Maintaining wellbeing during COVID-19
As calls to the AOP Peer Support Line rise following the COVID-19 outbreak, OT explores how optometrists can manage their wellbeing and mental health during the crisis
With the UK in a period of lockdown and social distancing measures in place to reduce the spread of coronavirus (COVID-19), levels of stress and anxiety have increased. This is particularly true for optometrists, as practices temporarily close their doors or operate only emergency services.
Research by the University of Sheffield and Ulster University found a spike in the number of people reporting significant levels of depression and anxiety in the immediate aftermath of the lockdown announcement on 23 March.
Before the announcement, 16% of research participants reported significant depression and 17% reported significant anxiety. On 24 March, the day after the Prime Minister’s statement, 38% of study participants reported significant depression, while 36% reported significant anxiety.
Research from market intelligence agency, Mintel, also found the number of adults indicating extreme levels of concern about exposure to COVID-19 has more than doubled in the past few weeks.
The AOP provides a Peer Support Line that offers members a confidential space to discuss their concerns with a trained peer. The support line can be accessed by calling: 0800 870 8401.
AOP membership benefits officer, Sarah Melzack, told OT the helpline has seen a “steep” increase in phone calls during the outbreak, with calls rising to 49 in the past month, compared to 13 this time last year.
Based on research with members, Ms Melzack highlighted two key themes of concern: “Fear of the unknown, and the overwhelm of not knowing what the next week, month or next few months could hold, as well as the financial concerns around furlough, practice closures, locum practitioners and shift reductions.”
The support line has also received some calls from university and pre-registration students, as well as newly-qualified optometrists who are particularly cautious around the changing guidelines.
While the Peer Support Line does not provide advice, it offers a space for members to share “anything that is worrying you. Large or small, COVID-19 related or not,” Ms Melzack said, highlighting that the peer volunteers are “not only walking in similar shoes to you right now and understand, but are absolutely willing to listen to you and help you find a bit of perspective or release in being able to talk about those problems.”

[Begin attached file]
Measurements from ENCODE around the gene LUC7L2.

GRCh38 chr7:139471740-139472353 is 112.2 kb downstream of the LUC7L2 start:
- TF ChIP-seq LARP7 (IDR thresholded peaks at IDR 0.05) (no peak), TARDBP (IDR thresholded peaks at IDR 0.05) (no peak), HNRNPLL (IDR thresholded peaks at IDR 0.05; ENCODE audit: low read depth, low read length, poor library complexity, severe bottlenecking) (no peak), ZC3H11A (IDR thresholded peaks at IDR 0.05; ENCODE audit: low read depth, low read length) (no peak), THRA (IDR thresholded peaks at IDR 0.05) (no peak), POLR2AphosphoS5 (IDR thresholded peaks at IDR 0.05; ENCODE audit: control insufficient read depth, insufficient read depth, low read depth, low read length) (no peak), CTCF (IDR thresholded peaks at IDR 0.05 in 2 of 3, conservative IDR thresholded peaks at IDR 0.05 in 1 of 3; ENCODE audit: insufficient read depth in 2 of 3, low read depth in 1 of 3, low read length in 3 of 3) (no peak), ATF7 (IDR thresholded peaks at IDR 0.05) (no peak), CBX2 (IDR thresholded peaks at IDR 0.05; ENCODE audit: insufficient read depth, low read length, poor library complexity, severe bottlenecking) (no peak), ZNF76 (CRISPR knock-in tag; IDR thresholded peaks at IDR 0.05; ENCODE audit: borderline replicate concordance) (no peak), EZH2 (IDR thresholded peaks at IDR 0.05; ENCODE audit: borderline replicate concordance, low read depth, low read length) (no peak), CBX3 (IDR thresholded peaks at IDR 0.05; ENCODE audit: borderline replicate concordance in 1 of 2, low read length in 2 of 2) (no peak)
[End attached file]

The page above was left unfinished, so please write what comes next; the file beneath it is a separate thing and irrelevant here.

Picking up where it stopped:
The AOP will be hosting a series of wellbeing webinars from May onwards exploring different aspects of wellbeing, such as sleep and nutrition.
During times of uncertainty and high stress, it’s important to remember that no one is alone in how they feel
Mental health charities have emphasised the importance of looking after personal wellbeing during the outbreak, as the public adapt to new ways of working and living.
During the COVID-19 outbreak, mindfulness app, Headspace, has seen a 15-fold increase in UK users starting the stressed calming meditation, along with a 12-fold increase in UK users starting the reframing anxiety at-home workout.
Speaking to OT about the wellbeing implications of COVID-19, Dr Megan Jones Bell, chief science officer for Headspace, called it a “challenging and uncertain time for optometrists.”
“The stress and anxiety brought by all this uncertainty can negatively impact optometrists who are still working, leading to disengagement and loss of focus, while those now self-isolating at home may feel lonely and worried about the future and their families,” she continued.
Dr Jones Bell added: “For those working from home - whether they lead a team or are part of one - it can feel isolating to adjust to this new way of working. During times of uncertainty and high stress, it’s important to remember that no one is alone in how they feel.”
Highlighting the benefits of meditation and mindfulness, Dr Jones Bell acknowledged that though “it might seem a little like putting a plaster on a broken bone” during the outbreak, “it’s also vital optometrists take care of their minds.”